Resisted Radioulnar Supination
Stabilize the elbow at the athlete's side to prevent shoulder adduction and external rotation.
Your thenar eminence of the other hand is placed on the dorsal distal surface of the athlete's radius with the fingers wrapped on the ulna.
The athlete's forearm is in midposi-tion. The athlete is asked to attempt to turn the forearm so that the palm faces upward while you resist the movement.
annular ligament sprain or tear medial collateral ligament (anterior fibers) sprain or tear lateral collateral ligament (anterior fibers) sprain or tear pronator muscle strain or tear capsule sprain of the distal radioulnar joint
Pain or weakness can come from the radioulnar supinators or their nerve supply (see Active Radioulnar Supination).
Pain on resisted radioulnar supination and elbow flexion is evidence of a biceps brachii injury.
If supination is painful but elbow flexion is not, the supinator muscle is injured.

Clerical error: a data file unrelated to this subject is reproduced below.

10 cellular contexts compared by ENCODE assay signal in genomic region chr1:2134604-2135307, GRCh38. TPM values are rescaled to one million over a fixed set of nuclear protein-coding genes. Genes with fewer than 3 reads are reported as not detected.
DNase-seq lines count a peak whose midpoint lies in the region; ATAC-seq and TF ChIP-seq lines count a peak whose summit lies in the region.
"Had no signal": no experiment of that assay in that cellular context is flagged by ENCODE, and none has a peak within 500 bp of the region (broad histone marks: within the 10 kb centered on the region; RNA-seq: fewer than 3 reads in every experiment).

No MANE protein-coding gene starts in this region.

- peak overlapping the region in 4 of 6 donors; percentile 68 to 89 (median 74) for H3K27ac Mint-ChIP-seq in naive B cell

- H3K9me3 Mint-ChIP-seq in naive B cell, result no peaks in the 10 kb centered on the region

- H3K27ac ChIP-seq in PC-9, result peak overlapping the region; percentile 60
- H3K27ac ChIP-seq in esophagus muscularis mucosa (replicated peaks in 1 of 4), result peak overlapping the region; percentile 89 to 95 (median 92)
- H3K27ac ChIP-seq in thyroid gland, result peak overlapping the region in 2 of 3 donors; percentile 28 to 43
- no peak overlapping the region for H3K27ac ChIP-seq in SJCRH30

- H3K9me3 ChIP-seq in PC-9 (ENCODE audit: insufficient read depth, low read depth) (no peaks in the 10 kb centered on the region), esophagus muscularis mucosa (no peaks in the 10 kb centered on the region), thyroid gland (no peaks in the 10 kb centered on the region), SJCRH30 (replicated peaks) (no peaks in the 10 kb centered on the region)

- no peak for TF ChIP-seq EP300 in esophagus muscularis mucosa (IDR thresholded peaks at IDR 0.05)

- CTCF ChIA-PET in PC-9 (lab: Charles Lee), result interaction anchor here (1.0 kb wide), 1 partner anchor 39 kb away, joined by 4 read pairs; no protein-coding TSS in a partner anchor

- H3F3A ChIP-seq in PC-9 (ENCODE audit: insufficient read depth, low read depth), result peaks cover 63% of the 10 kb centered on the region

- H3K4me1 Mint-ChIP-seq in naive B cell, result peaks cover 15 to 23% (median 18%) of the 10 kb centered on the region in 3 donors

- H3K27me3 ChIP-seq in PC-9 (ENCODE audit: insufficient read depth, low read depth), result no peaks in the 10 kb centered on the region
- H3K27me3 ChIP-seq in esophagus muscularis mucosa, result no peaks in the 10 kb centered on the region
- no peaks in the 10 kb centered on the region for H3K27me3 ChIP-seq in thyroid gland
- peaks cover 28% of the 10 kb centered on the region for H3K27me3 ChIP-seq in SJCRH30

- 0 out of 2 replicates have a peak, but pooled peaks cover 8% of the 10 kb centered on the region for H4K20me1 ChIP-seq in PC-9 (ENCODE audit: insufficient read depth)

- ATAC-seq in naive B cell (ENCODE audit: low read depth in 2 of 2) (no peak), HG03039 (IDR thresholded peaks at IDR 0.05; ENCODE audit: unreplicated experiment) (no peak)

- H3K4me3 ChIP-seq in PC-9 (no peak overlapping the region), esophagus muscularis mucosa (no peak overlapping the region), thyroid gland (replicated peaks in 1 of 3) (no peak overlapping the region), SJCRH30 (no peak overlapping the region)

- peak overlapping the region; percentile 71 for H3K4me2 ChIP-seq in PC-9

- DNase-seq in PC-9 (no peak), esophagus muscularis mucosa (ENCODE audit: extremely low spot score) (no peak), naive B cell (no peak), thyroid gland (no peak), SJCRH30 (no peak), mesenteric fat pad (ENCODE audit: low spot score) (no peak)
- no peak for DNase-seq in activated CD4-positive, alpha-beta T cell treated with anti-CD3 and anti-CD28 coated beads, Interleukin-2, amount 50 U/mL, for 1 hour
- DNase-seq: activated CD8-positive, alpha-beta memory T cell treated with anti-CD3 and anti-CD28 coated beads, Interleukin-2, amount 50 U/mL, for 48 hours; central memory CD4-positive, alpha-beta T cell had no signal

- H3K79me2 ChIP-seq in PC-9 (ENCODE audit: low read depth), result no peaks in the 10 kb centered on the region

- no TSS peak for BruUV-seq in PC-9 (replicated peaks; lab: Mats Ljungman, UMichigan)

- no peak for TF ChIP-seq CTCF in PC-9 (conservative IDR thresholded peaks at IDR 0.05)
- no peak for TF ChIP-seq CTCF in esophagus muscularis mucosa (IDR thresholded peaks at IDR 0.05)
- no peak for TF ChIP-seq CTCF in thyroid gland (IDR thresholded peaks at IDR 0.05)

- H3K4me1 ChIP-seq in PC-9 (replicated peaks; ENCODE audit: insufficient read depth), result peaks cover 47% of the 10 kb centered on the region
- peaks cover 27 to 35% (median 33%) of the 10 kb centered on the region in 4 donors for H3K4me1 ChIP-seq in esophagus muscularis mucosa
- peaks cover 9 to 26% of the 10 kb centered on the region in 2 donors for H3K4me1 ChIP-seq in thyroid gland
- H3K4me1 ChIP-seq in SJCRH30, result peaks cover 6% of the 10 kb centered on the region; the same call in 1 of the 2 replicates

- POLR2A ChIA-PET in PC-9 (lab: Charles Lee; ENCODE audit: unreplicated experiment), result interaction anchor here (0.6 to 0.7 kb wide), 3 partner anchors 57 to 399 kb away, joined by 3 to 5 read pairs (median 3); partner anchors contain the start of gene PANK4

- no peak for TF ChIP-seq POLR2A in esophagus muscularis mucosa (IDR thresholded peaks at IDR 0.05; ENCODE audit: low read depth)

To help differentiate between a biceps injury and a supinator injury, you can test supination with the elbow extended, which minimizes involvement of the biceps.
The athlete is sitting with hands over the edge of the plinth.
The forearm must be supported and stabilized.
The forearm is in pronation.
The athlete flexes his or her wrist as far as possible.
Pain, weakness, or limitation of range of motion can come from the wrist flexors or from their nerve supply.
The prime movers are:
The capsular pattern for the wrist is about the same limitation of flexion as of extension. Capsular pattern limitation and pain can be caused by:
• acutely sprained joint
• carpal fracture
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